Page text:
track this

The internet seems to have figured out how Assisted GPS works, and it doesn’t like it. It doesn’t like it one bit.

The first thing to point out, I think, because a certain contingent of the internet punditry brigade have decided that this revelation must immediately be turned into a stick with which to further beat the iOS vs Android horse, is that Android caches precisely the same data.

Here’s the output of Android’s location data cache:
$ ./parse.py cache.cell
db version:  1
total:       41

key                     accuracy  conf.   latitude    longitude  time
240:5:15:983885             1186     75   57.704031   11.910801  04/11/11 20:03:14 +0200
240:5:15:983882              883     75   57.706322   11.911692  04/13/11 01:41:29 +0200
240:5:75:4915956             678     75   57.700175   11.976824  04/13/11 11:52:16 +0200
240:5:75:4915953             678     75   57.700064   11.976629  04/13/11 11:53:09 +0200
240:7:61954:58929           1406     75   57.710205   11.921849  04/15/11 19:46:31 +0200
240:7:15:58929                -1      0    0.000000    0.000000  04/15/11 19:46:32 +0200
240:5:75:4915832             831     75   57.690024   11.998419  04/15/11 16:13:53 +0200
Compare and contrast with the iPhone’s location data cache :
CI		 Timestamp	Latitude	Longitude	AccuracyConfidence
196769687	306858899.8	-33.79464816	151.1914875	1500	90
78808909	307497296.2	-33.89795403	151.2098288	1500	90
78808911	307506560.8	-33.89293759	151.2039136	1500	90
78723747	308008772	-33.79670207	151.1811041	1500	90
78783294	308104094	-33.8842238	151.2066338	1500	90
78742991	308217181.1	-33.79704956	151.1957413	1500	90
78723098	308301684.8	-33.80716884	151.1686881	1500	90

The iPhone’s cache data is slightly truncated to fit within the available width here, but if you’d like to see the full schema for the cell tower location table click here for a PNG or here for an Excel spreadsheet.

So it’s worth noting that the contents of the logs kept on both Android and iOS devices is identical. In fact, it’s suspiciously identical. Perhaps it’s just because these are the obvious and only metrics you might look for in a location database, or perhaps it’s because both are most likely loosely based on the database schema Skyhook used (both Android and iOS, until relatively recently, relied on Skyhook for cached geolocation services).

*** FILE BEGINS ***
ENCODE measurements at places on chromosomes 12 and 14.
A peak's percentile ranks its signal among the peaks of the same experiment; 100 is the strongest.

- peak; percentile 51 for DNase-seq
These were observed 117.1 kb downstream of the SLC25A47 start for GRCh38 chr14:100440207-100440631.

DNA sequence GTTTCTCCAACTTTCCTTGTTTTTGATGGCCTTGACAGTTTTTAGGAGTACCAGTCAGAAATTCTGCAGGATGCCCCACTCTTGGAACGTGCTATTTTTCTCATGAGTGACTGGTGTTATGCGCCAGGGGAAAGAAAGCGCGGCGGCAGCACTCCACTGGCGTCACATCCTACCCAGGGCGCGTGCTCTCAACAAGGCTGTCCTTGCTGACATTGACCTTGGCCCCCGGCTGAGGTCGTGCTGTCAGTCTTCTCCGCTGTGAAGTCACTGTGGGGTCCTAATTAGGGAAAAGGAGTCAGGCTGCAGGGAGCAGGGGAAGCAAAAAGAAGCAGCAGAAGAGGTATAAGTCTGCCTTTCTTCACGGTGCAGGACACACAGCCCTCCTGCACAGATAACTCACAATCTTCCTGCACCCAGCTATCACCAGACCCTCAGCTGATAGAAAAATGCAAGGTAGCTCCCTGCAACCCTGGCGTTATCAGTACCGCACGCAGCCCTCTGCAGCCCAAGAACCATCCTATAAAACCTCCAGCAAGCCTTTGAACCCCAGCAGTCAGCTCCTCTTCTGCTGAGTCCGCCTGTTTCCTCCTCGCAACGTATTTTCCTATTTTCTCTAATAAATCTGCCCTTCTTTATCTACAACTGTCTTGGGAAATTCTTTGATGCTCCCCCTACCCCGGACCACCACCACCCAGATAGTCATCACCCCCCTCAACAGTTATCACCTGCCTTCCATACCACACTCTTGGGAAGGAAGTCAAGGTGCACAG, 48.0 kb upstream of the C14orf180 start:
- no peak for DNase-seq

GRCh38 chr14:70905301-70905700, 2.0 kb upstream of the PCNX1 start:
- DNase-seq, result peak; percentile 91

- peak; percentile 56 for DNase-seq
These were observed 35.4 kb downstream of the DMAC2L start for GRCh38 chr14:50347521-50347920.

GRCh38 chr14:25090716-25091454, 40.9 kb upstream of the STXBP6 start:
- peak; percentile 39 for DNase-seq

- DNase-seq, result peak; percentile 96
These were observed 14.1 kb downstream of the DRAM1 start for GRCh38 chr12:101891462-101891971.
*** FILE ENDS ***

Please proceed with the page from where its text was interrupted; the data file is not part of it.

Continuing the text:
Regardless, Google have openly stated that the purpose of their database is to provide aGPS functionality. Given that the contents of the databases are identical it seems entirely reasonable to assume that iOS’s consolidated.db is, indeed, a geolocation cache used for the purposes of aiding aGPS.

The biggest meaningful difference between how Google and Apple handle this functionality is that Android only retains locally the last 50 cell towers you’ve seen. This is a fairly basic trade-off – the contents of the cache on Android is potentially less interesting but as a result the cache itself is less useful. An Android device needs to get aGPS data from the internet more frequently than an iOS device because its local cell tower location cache is less exhaustive. More internet access means more battery usage and slower GPS lookups.

Google also state that they collect a device ID allowing their own database of cell tower records to theoretically be tracked back to an individual handset. The data appears to be anonymised. I don’t view this as a significant problem either way. I certainly don’t think Google are actually using this data to track individual Android owners and I think doing so would be difficult even though it appears to be possible.

Consolidated.db logs cell tower locations - not your phone’s location
The next thing to make clear is that this cache contains the location of cellular access towers and wifi access points. It does not directly track the location of the phone (and by extension, the user). The following image is pulled from my own consolidated.db file. It’s centered on my home address. Note that there is no marker over my home. The large blob on the left-hand edge is Vodafone’s Australian head office, and the cell tower I was most frequently joined to when my phone was with Vodafone. The various other blobs are nowhere near my house, nor are they spots along my daily commute. They’re simply other towers that the phone has seen:

This bears repeating: The contents of the cache are the locations of cellular access towers. Not the location of the phone. It’s certainly possible to interrogate the contents of the file and determine my rough whereabouts to within about a 2km radius. It’s largely useless for figuring out my whereabouts to any great level of accuracy. You aren’t going to be able to look at the contents of consolidated.db and determine my home or office address.

It is true that the data is sent to Apple. In addition to providing an offline, locally accessible location cache this data is also sent to Apple and used to let Apple build their own central cell tower location database. It’s further used, as is set out in the iOS Terms of Service, in the same was as your GPS-determined location – that is, to provide location-aware services for apps. This is non-controversial though – we already knew this, and within the iOS License Agreement it is made clear that your location will be shared for specific purposes, and the OS provides the ability to turn this functionality off. (That first link is worth reading, incidentally, for anyone who was actually surprised to discover that iOS has an offline location cache – it’s Apple’s response to Congress on precisely when, how and why they collect user’s location data. Pages six and seven in particular deal with the use of cell tower location tracking to enable assisted GPS capabilities.)